– I would probably say Old Town Road, man. (laughter) Old Town Road when it first came out, I said, “What is this?” But it was like so tight. It was like the best song ever. (hip hop instrumental) – What’s going on guys? Welcome to another episode
of Inside the Lines. My guest this week is DJ Williams, the Poetic Rockstar. – That’s what it is, yup. – What’s going on man? Thanks for being on the show. – As always, as always. – So shaking things up
still on the format, so this week we’re gonna be jumping in and doing a collaboration coloring. – Yup. – So, we’ll jump in, and kind of, if you see
one that sticks out to you, just tell me.
– All right, cool. – We’ll just kind of scroll through until we find a cool one. Ah. – Oh yeah that’s everything. – This one? – There you go, yeah everything. – Okay, well let’s jump in man. So, how long have you been
making music, my friend? – I’ve been making music
about eight years now. – Yeah? – Yeah, I’ve been doing full
time for maybe three now, yeah. – Nice. So what point was it where you’re able to finally go full time? – I got tired of my job. (laughter) I got tired of working with other people, I was like man I just gotta
just go for it at this point. – So was it just like, you were just working the
day job kind of scene? – Yeah, working day job and I just like man I really don’t wanna do this, and then I was just like yeah, let me just try this music thing. It’s either gonna work or is it not? (laughter) – Nice, well sometimes that’s
what you gotta do, man. – Yeah. – So what’s kind of
allowing you at this point to be you know on your full
time kind of music grind? Are you like making beats and
sampling those out, or like? – Well I’ve always been a writer. My main thing has always
just been writing music. I got into production a little bit, but my main thing is just writing. I love the creative side of writing and just telling a story and
everything that I do with it. – Okay awesome, and what are somethings
that like inspire you to tell certain stories
or things like that? – Life experiences. Mainly my topics are
just life experiences. Generally, poets talk about love stuff, which I love to do, but I like to talk about real life issues, and things that people deal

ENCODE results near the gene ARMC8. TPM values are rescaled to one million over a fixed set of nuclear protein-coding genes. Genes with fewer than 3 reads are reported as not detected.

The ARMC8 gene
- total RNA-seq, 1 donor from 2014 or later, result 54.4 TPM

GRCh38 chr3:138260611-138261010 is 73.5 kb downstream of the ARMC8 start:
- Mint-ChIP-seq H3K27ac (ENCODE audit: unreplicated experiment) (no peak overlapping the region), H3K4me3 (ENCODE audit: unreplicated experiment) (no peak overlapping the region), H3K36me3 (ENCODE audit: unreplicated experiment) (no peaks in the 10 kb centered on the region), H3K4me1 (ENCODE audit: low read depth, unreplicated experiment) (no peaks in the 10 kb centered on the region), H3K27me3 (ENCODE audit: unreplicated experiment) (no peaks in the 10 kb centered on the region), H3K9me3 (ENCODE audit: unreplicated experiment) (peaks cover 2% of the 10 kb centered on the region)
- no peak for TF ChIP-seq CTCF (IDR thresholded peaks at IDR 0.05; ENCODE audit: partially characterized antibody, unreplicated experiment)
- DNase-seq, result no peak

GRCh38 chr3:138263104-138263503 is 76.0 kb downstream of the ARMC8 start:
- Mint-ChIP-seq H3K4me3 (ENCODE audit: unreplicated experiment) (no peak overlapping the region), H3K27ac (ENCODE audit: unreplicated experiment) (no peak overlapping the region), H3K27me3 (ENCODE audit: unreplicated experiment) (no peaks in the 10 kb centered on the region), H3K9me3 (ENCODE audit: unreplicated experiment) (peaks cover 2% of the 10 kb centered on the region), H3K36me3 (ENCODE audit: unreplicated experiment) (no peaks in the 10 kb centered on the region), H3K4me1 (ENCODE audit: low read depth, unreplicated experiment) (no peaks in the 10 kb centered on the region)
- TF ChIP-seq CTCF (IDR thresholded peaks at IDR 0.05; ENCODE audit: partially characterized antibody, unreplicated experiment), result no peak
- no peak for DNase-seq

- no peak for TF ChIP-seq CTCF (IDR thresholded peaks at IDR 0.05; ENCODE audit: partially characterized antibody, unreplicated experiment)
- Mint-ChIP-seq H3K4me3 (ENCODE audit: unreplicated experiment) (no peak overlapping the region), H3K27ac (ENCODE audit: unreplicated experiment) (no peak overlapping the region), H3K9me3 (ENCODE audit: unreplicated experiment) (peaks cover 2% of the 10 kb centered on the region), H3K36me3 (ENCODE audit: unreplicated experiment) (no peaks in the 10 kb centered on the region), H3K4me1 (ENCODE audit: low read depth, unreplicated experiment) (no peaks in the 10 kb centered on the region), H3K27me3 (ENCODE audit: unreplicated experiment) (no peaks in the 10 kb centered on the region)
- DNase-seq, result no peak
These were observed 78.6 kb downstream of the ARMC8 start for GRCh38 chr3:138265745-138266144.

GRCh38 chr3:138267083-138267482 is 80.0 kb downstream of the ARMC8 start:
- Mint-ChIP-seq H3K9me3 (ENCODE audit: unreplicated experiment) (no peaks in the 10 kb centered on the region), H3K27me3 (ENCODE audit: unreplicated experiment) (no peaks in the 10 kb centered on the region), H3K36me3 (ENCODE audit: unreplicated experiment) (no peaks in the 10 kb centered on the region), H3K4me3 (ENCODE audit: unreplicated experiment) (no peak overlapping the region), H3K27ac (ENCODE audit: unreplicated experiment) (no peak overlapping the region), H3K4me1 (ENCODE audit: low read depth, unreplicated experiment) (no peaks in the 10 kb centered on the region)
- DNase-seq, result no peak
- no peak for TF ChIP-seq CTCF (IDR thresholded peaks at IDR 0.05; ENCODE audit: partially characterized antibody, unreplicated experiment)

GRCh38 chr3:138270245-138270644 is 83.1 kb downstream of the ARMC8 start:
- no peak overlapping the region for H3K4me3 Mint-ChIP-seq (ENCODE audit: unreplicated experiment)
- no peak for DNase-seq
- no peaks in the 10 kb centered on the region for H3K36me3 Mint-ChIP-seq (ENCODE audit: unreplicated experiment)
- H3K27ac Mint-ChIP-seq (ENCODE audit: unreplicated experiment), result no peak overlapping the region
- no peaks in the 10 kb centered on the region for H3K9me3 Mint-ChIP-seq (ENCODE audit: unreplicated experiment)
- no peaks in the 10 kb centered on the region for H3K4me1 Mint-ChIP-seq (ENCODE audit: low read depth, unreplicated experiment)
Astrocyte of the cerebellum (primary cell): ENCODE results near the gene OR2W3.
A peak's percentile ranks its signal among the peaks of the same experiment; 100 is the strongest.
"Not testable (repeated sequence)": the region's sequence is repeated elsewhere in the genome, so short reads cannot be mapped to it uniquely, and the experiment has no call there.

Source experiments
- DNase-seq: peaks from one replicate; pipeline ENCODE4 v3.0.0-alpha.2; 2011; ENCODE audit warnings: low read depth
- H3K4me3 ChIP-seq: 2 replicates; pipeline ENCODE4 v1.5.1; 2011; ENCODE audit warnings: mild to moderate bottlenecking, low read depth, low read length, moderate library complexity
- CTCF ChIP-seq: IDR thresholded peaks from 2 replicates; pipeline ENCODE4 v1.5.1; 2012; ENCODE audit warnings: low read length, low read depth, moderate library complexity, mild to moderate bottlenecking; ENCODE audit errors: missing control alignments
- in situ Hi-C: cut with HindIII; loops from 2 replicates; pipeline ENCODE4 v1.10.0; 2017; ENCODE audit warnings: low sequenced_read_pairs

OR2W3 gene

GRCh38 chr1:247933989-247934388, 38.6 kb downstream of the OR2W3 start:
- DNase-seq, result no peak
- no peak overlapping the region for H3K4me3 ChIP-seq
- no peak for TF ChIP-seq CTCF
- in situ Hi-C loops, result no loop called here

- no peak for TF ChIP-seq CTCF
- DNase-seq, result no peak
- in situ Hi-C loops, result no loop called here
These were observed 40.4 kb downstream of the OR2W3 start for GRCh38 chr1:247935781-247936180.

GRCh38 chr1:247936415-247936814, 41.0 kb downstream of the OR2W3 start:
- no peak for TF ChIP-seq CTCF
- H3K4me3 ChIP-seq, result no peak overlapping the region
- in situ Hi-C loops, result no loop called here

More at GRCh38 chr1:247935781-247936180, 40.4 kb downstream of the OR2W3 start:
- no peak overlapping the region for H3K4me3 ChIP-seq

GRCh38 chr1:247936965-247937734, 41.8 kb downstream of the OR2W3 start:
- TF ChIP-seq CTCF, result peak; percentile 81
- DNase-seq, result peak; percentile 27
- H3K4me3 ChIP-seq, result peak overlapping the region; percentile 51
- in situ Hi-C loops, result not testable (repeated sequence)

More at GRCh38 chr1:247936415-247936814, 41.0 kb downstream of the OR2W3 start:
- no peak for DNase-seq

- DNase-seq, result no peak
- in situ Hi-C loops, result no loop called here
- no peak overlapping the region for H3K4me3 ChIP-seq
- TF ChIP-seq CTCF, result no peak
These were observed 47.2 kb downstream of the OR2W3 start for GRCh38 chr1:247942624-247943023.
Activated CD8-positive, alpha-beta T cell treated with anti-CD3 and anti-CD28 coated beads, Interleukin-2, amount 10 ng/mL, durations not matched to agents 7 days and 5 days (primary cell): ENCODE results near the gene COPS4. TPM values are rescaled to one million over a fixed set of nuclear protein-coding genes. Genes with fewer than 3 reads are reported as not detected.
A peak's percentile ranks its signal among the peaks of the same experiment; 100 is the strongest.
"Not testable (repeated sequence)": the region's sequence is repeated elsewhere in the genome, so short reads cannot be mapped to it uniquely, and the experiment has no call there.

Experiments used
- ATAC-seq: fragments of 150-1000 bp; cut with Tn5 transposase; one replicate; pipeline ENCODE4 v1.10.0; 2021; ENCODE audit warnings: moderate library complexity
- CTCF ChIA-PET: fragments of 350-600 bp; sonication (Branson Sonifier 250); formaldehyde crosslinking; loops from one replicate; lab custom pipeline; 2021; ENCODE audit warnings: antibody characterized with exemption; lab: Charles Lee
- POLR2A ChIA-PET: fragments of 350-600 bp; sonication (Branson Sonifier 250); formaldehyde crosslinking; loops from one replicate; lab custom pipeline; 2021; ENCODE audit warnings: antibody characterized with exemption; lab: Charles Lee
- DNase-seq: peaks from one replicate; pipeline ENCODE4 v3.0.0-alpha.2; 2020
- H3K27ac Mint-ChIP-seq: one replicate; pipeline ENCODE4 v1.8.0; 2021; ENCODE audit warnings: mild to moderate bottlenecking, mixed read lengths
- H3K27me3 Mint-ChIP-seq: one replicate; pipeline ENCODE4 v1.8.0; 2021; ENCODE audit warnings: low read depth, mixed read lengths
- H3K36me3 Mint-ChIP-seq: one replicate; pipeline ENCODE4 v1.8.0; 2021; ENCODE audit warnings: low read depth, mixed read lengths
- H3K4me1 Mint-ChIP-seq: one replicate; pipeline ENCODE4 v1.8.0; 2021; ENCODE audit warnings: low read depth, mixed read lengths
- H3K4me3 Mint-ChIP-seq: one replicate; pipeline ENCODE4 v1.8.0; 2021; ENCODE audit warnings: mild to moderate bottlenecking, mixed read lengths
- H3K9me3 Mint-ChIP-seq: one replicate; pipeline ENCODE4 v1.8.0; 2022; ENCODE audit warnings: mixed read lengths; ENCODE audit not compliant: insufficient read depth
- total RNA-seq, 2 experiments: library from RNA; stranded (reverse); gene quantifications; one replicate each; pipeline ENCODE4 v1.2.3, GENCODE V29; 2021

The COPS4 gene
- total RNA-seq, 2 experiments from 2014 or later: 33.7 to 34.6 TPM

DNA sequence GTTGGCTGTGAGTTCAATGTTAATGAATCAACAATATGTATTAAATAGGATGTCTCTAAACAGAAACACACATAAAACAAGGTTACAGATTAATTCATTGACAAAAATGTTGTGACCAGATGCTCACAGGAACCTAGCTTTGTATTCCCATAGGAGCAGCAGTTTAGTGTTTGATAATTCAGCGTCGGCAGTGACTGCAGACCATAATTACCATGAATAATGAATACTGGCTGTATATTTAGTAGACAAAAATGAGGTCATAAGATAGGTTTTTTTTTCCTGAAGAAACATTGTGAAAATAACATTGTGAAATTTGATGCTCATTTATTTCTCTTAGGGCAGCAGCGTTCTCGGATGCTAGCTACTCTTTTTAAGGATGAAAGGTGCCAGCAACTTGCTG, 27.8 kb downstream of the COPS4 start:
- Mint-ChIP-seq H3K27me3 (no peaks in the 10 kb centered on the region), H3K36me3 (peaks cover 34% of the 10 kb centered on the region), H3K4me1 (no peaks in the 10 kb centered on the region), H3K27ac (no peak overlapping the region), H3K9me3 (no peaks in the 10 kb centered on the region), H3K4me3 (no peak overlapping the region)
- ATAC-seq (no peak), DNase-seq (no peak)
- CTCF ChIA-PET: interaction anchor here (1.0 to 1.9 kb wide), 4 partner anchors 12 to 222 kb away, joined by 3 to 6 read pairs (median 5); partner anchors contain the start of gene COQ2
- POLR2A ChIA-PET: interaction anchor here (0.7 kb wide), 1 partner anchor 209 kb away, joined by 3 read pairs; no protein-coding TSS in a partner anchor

with on a day to day basis. – Okay. What are some topics
that you like to tackle? – Like recently, my
newest project is called Watch What’s Next 2: The Therapy Session, and what I’m talking about is dealing with your own personal issues, and still trying to balance life out, and still trying to balance
a love relationship, but it is the things that
normal 28 year olds go through. – Yeah. – That’s my idea. – Do you do a lot of like live performing? – Yeah, I love live performing. I love the writing part of it but the moment I can get on stage and touch the actual people
– Yeah. I really gravitate to that more because the impact that
you see on people’s faces is an amazing feeling. When they can relate to your music and they feel inspired or they can get something
out of what you’re saying. – Yeah. – I love preforming aspect of it. It’s just you still
gotta create the music. And you still gotta make the financial, you know, contribution towards everything. – Yeah, exactly. What’s some good spots
that you’ve preformed at or like favorite spots
that you’ve had a show at? – One of my favorites is Howard Theater. That was crazy. Yeah, that was crazy. That was a crazy experience
to preform there. One, because it’s such
an iconic space here. And just the vibe there
was really really dope. And because a lot of
my music use to be like very chill and mellow. To be able to preform and
see everybody on their feet and still entertained was really really dope. Even in the open space. – Yeah. – But I like to travel a lot, too. So, one of my favorite
traveling spots to preform at was probably Vegas. – Oh, wow. – Yeah. That was really dope experience, too. So. – I mean, so yeah. Was it at like a casino space there? – No, no, no. Actually, my homie, Brittany. She has a spot down there
where she hosts like open mics. – Oh, cool. – Yeah, she invited me out there. Shout out, Brittany. So, she brought me out there. And we just tore it down, man. – That’s awesome. – Yeah. – ’cause I’ve been to Vegas. I like Vegas.
– Mhm, yeah. It’s a nice spot. I mean, I don’t do the gambling stuff. (laughs) – Understood, understood. But, it’s got a good vibe to it. – Yeah.
– For sure. So do you hope to be doing
more national touring? Like, what’s the
difficulties of that, man? – Man, that’s actually crazy because we’re finishing a project now. The project is getting
released October eighth. The first eight songs are October eighth. And the second eight is November eighth. – All right, cool. – And then following the
release of the project, we’re putting together a tour. And putting together tours, is probably, by yourself, is probably
the most difficult things for an artist to do. – Oh, I can imagine! (laughs) – Yeah, ’cause there’s